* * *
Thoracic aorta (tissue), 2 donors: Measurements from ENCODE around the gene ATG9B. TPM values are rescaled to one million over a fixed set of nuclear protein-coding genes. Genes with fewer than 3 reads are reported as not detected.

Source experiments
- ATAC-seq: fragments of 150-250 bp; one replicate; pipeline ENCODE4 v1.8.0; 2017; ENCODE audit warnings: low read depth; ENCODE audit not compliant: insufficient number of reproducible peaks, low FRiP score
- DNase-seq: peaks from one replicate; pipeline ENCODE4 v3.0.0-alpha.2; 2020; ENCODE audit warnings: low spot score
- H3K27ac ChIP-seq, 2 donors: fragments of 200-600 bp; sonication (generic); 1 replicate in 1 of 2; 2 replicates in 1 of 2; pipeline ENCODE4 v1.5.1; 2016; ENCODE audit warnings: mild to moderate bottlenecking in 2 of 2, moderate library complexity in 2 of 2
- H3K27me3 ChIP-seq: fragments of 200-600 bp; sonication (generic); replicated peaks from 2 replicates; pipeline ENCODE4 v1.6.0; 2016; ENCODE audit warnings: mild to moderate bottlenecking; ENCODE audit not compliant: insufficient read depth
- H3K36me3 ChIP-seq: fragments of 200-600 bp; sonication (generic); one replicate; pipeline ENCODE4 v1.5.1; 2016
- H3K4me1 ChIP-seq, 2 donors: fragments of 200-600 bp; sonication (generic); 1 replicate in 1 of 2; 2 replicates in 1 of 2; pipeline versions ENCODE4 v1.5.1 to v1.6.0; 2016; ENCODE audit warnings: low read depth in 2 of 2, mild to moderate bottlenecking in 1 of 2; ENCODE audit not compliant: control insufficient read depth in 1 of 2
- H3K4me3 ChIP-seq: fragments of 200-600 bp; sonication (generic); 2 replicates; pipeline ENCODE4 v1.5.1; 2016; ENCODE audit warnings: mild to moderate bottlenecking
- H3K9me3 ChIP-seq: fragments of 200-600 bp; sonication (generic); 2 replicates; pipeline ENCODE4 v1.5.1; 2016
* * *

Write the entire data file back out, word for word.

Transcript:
Thoracic aorta (tissue), 2 donors: Measurements from ENCODE around the gene ATG9B. TPM values are rescaled to one million over a fixed set of nuclear protein-coding genes. Genes with fewer than 3 reads are reported as not detected.

Source experiments
- ATAC-seq: fragments of 150-250 bp; one replicate; pipeline ENCODE4 v1.8.0; 2017; ENCODE audit warnings: low read depth; ENCODE audit not compliant: insufficient number of reproducible peaks, low FRiP score
- DNase-seq: peaks from one replicate; pipeline ENCODE4 v3.0.0-alpha.2; 2020; ENCODE audit warnings: low spot score
- H3K27ac ChIP-seq, 2 donors: fragments of 200-600 bp; sonication (generic); 1 replicate in 1 of 2; 2 replicates in 1 of 2; pipeline ENCODE4 v1.5.1; 2016; ENCODE audit warnings: mild to moderate bottlenecking in 2 of 2, moderate library complexity in 2 of 2
- H3K27me3 ChIP-seq: fragments of 200-600 bp; sonication (generic); replicated peaks from 2 replicates; pipeline ENCODE4 v1.6.0; 2016; ENCODE audit warnings: mild to moderate bottlenecking; ENCODE audit not compliant: insufficient read depth
- H3K36me3 ChIP-seq: fragments of 200-600 bp; sonication (generic); one replicate; pipeline ENCODE4 v1.5.1; 2016
- H3K4me1 ChIP-seq, 2 donors: fragments of 200-600 bp; sonication (generic); 1 replicate in 1 of 2; 2 replicates in 1 of 2; pipeline versions ENCODE4 v1.5.1 to v1.6.0; 2016; ENCODE audit warnings: low read depth in 2 of 2, mild to moderate bottlenecking in 1 of 2; ENCODE audit not compliant: control insufficient read depth in 1 of 2
- H3K4me3 ChIP-seq: fragments of 200-600 bp; sonication (generic); 2 replicates; pipeline ENCODE4 v1.5.1; 2016; ENCODE audit warnings: mild to moderate bottlenecking
- H3K9me3 ChIP-seq: fragments of 200-600 bp; sonication (generic); 2 replicates; pipeline ENCODE4 v1.5.1; 2016